Apart from these antioxidant enzymes mentioned above, the levels of antioxidants like AsA and GSH during drought stress were all higher than those in control, which would increase the tolerance of plants to free radical damage (Pyngrope et al., 2013). Besides, previous studies on plants with altered contents of AsA and GSH also proved that these two antioxidants play important roles in the tolerance of plants to environmental stresses (Noctor and Foyer, 1998; Mittova et al., 2003; Pyngrope et al., 2013). AsA is considered as a powerful antioxidant because of its ability to donate electrons in a number of enzymatic and non-enzymatic reactions. AsA has a key role in removal of H2O2 via AsA-GSH cycle (Noctor and Foyer, 1998; Pyngrope et al., 2013). Significant increase in AsA content under drought stress (Figure 4A) could suggest that ascorbate synthesis was stimulated and it might be also resulted from a concurrent enhancement in GSH content. In ‘Hull Thornless’, less remarkable enhancement in AsA content observed after drought periods of 10 and 15 days was probably due to a greater formation of H2O2 and its poisonous derivatives.

GSH functions as an antioxidant in many ways. It can react chemically with O2•−, OH, H2O2 and, thus, can function directly as a free radical scavenger (Mittova et al., 2003; Pyngrope et al., 2013). In present study, GSH content was greatly increased under drought stress (Figure 4B). The accumulation of GSH might be due to the stimulation of enzymes which were responsible for its synthesis. However, when the stress increased, the GSH content dropped and redox state became more oxidized, which marked the degradation of the system. Beside, GSH is a crucial low molecular weight non-protein thiol that plays an important role in intracellular defense against ROS-induced oxidative damage (Pyngrope et al., 2013). During drought stress, it may also protect the thiol status of proteins in the leaves of ‘Hull Thornless’.

In this experiment, it could be seen from Table.1 that drought stress enhanced the content of soluble protein in ‘Hull Thornless’ leaves; then, after re-watering, the plants still maintained higher protein level. It was suggested that protein accumulation under drought stress could increase the bound water content, cell water holding capacity, and help the plants to avoid the drought induced damages (Jiang and Huang, 2002). Similarly, soluble sugar content was also increased in plant leaves during the drought stress period (Table 1). Bolouri-Moghaddam et al. (2010) suggested that sugars are important regulatory molecules with both signalling and putative ROS scavenging functions in plants. Soluble sugars and the enzymes associated with their metabolic pathways are widely believed to be connected to oxidative stress and ROS signaling. Besides, Li et al. (2006) found that glucose changes the expression of 6.6% of all genes in Arabidopsis thaliana, suggesting changes in soluble sugars in plants may cause changes in activities of many enzymes. Thus, in ‘Hull Thornless’, soluble sugars might act as signaling molecules and influence the enzymes in the antioxidant system.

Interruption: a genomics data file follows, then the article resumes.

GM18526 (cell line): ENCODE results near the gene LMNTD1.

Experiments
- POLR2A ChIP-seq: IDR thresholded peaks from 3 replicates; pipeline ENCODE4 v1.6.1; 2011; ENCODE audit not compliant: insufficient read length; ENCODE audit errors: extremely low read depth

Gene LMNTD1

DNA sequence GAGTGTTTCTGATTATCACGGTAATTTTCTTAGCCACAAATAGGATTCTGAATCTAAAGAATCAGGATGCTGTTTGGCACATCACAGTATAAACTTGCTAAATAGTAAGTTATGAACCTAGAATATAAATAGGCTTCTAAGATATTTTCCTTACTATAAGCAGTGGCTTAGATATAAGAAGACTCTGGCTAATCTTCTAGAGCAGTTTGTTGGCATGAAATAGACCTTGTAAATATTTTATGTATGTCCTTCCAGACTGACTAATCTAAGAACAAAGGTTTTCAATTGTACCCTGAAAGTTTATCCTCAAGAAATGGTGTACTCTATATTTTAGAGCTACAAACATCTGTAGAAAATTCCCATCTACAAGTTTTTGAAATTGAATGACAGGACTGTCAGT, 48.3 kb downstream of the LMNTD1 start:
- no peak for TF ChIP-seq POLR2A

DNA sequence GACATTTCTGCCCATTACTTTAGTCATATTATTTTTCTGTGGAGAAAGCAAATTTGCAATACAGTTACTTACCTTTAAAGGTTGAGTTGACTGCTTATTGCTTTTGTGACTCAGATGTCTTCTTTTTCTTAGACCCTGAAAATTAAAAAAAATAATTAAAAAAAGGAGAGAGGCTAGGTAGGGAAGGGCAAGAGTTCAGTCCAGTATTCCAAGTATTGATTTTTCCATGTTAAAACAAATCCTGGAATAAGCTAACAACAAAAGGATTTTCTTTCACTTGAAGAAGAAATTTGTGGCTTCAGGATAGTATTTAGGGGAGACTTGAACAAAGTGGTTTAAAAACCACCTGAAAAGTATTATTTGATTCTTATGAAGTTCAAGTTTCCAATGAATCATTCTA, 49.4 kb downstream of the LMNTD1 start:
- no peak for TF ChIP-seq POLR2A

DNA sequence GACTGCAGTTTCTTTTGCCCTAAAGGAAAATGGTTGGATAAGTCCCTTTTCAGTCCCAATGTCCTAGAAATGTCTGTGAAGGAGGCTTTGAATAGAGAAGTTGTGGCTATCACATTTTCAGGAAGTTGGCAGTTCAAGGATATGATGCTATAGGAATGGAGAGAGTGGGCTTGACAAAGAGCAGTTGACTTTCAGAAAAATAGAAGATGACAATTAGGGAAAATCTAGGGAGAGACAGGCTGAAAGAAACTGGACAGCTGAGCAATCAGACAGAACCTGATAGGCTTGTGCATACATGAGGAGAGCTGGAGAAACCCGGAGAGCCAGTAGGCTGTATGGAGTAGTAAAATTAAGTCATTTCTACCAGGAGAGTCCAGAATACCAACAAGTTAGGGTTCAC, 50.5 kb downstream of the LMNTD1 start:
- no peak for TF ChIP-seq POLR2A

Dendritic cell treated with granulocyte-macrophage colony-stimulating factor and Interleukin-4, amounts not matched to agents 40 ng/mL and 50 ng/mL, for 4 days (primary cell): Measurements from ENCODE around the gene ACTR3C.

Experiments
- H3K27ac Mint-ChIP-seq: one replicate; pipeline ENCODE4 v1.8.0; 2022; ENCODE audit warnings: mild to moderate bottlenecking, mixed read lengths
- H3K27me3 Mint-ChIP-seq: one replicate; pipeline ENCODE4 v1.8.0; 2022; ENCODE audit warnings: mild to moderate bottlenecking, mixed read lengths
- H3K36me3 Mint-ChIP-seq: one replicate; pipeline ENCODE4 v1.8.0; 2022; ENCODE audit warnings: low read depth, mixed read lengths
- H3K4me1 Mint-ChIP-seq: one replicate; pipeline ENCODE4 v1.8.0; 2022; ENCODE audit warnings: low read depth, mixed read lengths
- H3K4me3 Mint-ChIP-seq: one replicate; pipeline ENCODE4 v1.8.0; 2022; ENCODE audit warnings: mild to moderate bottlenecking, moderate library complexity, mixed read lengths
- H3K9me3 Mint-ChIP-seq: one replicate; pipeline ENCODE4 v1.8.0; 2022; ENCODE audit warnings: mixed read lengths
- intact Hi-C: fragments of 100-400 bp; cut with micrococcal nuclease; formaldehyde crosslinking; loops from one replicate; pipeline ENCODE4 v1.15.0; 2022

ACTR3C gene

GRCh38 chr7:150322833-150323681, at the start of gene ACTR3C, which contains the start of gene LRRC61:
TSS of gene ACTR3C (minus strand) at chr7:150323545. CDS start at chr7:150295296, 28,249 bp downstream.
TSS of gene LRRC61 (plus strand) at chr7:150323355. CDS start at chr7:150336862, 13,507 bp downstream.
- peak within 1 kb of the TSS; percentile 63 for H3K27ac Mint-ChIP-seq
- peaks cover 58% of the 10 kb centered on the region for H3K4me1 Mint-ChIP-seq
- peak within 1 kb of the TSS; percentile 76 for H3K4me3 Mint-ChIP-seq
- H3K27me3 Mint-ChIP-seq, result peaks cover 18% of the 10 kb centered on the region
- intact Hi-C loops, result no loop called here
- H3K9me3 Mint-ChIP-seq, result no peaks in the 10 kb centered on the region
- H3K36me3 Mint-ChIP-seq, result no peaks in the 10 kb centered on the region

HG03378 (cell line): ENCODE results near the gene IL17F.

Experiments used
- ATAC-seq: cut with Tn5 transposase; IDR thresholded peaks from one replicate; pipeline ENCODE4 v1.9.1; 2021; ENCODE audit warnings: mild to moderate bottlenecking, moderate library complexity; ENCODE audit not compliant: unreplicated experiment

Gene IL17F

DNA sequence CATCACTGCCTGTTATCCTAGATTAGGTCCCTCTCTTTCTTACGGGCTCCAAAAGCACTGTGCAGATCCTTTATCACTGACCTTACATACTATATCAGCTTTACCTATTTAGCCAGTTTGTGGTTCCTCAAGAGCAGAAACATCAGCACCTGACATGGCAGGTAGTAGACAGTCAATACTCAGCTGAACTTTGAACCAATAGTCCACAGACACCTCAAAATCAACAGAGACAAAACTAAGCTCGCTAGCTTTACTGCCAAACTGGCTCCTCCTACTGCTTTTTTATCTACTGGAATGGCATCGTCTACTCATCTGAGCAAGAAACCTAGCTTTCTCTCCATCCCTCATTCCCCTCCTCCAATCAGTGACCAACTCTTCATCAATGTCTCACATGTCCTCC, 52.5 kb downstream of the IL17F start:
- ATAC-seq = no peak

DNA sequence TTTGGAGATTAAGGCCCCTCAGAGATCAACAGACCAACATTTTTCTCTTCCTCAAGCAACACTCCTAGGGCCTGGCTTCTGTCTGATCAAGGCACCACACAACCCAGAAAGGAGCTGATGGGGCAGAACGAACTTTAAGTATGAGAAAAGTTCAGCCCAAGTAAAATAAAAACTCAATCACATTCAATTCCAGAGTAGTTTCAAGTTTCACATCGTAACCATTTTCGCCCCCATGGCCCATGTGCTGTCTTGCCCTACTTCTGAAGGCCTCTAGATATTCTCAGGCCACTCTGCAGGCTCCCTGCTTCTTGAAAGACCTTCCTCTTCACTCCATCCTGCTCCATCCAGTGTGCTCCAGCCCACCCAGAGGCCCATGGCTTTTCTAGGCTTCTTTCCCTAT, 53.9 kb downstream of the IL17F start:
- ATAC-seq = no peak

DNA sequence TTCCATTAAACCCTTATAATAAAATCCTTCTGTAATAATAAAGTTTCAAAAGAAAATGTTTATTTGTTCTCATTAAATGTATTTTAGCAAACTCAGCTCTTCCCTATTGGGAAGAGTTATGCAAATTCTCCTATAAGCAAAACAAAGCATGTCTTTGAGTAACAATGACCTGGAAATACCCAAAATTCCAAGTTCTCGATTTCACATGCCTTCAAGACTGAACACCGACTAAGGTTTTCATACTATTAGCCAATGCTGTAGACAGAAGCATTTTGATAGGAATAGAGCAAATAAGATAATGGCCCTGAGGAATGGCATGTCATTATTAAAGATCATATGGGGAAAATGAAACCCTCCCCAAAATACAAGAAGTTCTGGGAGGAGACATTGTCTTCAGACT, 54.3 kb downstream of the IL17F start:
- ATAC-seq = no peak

Chlorophyll degradation is a common response in plants under drought stress (Guerfel et al., 2009; Liu et al., 2011). However, in the present study, chlorophyll contents were greatly increased in the leaves of ‘Hull Thornless’ (Table 2). Compared with the control, the content of Chl a first slightly decreased and then increased, while the content of Chl b gradually increased during the drought stress period. In our experiments, the increment of chlorophyll contents was mainly due to the increase in Chl b content. This has also been reported for Jatropha curcas,

Table 2: Pigment contents in ‘Hull Thorn less’ subjected to drought stress and re-watering. Control: well-watered; D: drought stress treatments of 10, 15 and 20 days and R: 5 days after re-watering. Data are means±S.D. (n = 3). Different letters in the same column indicate that means are significantly different at p < 0.05.

Treatment Control D-10d D-15d D-20d R-5d

Chla (mg g -1 FW)

1.67±0.01b 1.65±0.01b 1.48±0.08c 2.78±0.15a 0.94±0.03d

Chlb (mg g -1 FW)

1.14±0.06c 1.38±0.28c 2.6±0.07a 1.76±0.19b 0.62±0.04d

Chl(a+b) (mg g -1 FW)

2.81±0.06c 3.04±0.28c 4.08±0.1b 4.55±0.35a 1.56±0.06d

 

which suggested that the high chlorophyll contents under drought stress was due to the increase in Chl b content (Sapeta et al., 2013). Besides, future studies are needed to clarify the role of chlorophyll changes in drought tolerance of blackberry.

Conclusions and Recommendations

In summary, drought stress induced pronounced oxidative damage in leaves of ‘Hull Thornless’. Drought stress accelerated the generation of reactive oxygen species (ROS), provoked membrane lipid peroxidation, and disrupted the balance of Chlorophyll metabolism. It is suggested that drought stress tolerance of blackberry was associated with its ability to maintain higher constitutive activity of SOD and POD, and induced levels of anti-oxidative compounds (AsA and GSH). Increased protein and soluble sugar also play roles in reducing ROS directly and decreasing lipid peroxidation in blackberry. However, after re-watering, SOD activity, AsA and GSH levels, protein and soluble sugar contents were still higher than controls, respectively. Besides, LWC was almost restored after re-watering. All of these suggested that ‘Hull Thornless’ has a good recovery capacity after re-watering. Our results support the idea that blackberry is a suitable variety in areas with limited water availability.

Author’s Contribution

Haiyan Yang conducted the experiment, collected and analyzed the data, and prepared the draft. Wenlong Wu and Weilin Li participated in the design of the study and revised the manuscript. Hongxia Liu and Lianfei Lyu helped measurements of antioxidant enzymes. All authors read and approved the final manuscript.

Acknowledgement

This research was supported by National Natural Science Foundation of China (No.31700606) and Jiangsu Agricultural Science and Technology Innovation Fund Project No CX(19)2013.

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Pakistan Journal of Zoology

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Vol. 52, Iss. 5, Pages 1631-2026